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10 Steps to a Powerful Climate

These techniques will help you to recharge your organization's culture climate.

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A turnaround is not very different than a start-up, one major similarity is a compression of time and resources. We have looked at different leadership styles and a few turnaround time-lines but one very important step is the climate. You have to be unyielding on this issue because you will have a company climate whether you create it or it creates itself.

Here are 10 steps to building a powerful climate.

  1. No secrets. Many of us have been taught over the years to keep information close to the vest. This frequently creates circumstances that come as a surprise. If its something you don't want the employees to know then you should consider not doing it. If it's worth doing then they need to know in order to help you pull it off.  If it's product development or new markets and information gets out that damages the company you have bigger issues.
  2. Common goals. This is often the item that brings cohesion. It allows you and others to ask; "Is what I'm working on helping the company accomplish its objective"?
  3. Give credit where its due. As idea people we can come up with a solution pretty quickly. Implementing that solution often falls to others and is a lot more difficult. So transfer the credit to them.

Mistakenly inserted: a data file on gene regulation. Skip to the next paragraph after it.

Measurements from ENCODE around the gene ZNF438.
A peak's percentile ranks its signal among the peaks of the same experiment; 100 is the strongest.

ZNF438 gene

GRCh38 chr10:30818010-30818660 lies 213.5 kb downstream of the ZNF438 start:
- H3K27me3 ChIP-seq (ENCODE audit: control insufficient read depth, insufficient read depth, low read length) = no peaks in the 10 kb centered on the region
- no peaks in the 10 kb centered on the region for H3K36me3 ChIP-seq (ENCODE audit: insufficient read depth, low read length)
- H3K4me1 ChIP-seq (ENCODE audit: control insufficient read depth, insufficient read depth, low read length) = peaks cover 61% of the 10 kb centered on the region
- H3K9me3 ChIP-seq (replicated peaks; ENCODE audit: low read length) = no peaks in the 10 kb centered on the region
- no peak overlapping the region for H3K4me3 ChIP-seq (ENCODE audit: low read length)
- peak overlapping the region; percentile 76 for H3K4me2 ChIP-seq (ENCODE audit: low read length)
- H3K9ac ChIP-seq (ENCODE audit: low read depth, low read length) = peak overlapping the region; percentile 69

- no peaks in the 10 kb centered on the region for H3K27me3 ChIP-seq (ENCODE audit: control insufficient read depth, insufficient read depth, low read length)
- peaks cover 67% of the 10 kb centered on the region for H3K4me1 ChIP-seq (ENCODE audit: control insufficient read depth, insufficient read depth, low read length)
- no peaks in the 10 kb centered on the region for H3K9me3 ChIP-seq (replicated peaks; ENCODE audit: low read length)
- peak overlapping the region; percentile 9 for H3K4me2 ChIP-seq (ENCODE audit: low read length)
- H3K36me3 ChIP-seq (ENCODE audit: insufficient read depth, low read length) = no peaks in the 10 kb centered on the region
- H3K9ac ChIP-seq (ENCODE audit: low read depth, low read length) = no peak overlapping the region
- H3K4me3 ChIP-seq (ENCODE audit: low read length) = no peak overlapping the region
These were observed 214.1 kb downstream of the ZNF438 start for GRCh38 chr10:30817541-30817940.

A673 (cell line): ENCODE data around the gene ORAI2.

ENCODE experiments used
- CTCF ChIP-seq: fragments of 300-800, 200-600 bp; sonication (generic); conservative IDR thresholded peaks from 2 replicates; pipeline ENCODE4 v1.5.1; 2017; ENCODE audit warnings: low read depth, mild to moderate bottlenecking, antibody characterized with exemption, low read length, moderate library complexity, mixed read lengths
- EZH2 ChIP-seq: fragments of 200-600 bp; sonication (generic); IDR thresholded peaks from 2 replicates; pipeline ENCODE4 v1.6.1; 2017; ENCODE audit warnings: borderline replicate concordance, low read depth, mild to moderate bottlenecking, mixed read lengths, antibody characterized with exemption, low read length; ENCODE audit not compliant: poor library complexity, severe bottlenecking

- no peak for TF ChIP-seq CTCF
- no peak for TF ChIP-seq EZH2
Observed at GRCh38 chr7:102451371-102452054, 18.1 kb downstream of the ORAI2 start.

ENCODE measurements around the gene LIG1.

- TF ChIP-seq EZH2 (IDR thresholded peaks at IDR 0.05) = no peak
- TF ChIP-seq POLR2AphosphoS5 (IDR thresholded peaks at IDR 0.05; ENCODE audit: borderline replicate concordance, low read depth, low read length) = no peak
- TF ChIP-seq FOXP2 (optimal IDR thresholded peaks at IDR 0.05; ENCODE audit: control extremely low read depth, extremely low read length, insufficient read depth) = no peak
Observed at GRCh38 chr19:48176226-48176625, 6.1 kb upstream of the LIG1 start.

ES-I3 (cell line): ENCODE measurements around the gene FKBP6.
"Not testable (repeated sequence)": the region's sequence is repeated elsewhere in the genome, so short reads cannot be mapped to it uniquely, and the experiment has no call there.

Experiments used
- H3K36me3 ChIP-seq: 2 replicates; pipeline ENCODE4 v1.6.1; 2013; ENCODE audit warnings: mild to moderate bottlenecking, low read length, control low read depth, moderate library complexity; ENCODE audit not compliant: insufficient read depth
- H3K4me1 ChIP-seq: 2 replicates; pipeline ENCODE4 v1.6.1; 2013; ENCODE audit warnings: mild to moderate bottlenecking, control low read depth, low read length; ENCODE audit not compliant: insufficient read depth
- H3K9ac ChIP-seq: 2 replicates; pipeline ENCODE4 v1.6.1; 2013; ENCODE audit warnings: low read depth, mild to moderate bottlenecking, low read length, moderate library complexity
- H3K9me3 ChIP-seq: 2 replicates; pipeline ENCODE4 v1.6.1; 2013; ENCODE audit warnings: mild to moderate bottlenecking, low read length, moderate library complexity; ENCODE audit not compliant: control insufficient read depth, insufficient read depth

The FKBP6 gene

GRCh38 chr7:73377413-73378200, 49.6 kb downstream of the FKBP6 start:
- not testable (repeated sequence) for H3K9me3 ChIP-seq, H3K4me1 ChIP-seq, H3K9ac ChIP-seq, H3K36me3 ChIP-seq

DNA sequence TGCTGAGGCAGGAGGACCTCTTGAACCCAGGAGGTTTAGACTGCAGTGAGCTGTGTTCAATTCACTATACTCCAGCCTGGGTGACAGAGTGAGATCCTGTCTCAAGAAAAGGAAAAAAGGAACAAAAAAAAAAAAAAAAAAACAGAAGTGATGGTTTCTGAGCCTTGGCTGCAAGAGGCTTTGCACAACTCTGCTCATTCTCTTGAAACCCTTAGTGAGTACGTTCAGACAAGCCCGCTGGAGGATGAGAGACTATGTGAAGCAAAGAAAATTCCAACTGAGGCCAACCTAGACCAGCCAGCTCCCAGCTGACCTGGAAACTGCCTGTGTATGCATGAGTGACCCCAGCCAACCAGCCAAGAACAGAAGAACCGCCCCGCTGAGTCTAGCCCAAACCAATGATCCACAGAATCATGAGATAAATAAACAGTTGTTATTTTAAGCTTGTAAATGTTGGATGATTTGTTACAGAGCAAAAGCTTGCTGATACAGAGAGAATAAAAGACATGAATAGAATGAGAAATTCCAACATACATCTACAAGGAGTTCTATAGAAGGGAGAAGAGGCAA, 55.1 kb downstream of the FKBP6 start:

4. Coach. Creating an environment where people can motivate themselves is an art. When you're short of your goals get everyone together and give them reasons to fight to make the goal.
  5. Celebrate being the underdog. This country was built on coming from behind. Everyone knows the stories and wants to be part of that kind of team. So when you celebrate a victory its good if it was snatched from the jaws of defeat.
  6. Act now. When operating at the speed of start-up or turnaround a real time killer sounds like; "let me think about that and get back to you." You probably never will and everyone thinks you have the ball. Instead either get them to provide a solution or tell them the answer right there.
  7. Remove obstacles. I try to make improvements at least once or twice a month. Improvements that make someones job a little easier.
  8. Be familiar. I know the old saying familiarity breeds contempt. That's crap.  When the chips are down and your company is fighting for its life you need to know how people are going to react. If there is something lacking in trust or familiarity you may be in real trouble.
  9. Always do what's is morally and ethically right. It's easy to be tempted but resist the urge. You will completely lose your way and your most ardent supporters the minute you do something morally or ethically wrong.
  10. Even if it hurts. Referring to item 9 above. Even if doing what is right is painful to you personally. You won't need to tell anyone that you have made a tremendous sacrifice. They will know and this fosters trust.
IMAGE: Flickr/Creative Commons
Last updated: Mar 8, 2012

GLEN BLICKENSTAFF is the CEO of The Iron Door company, which makes high-end doors and windows. Glen has a track record of turning around and managing retail, building and financial companies.
@glenblickenstaf




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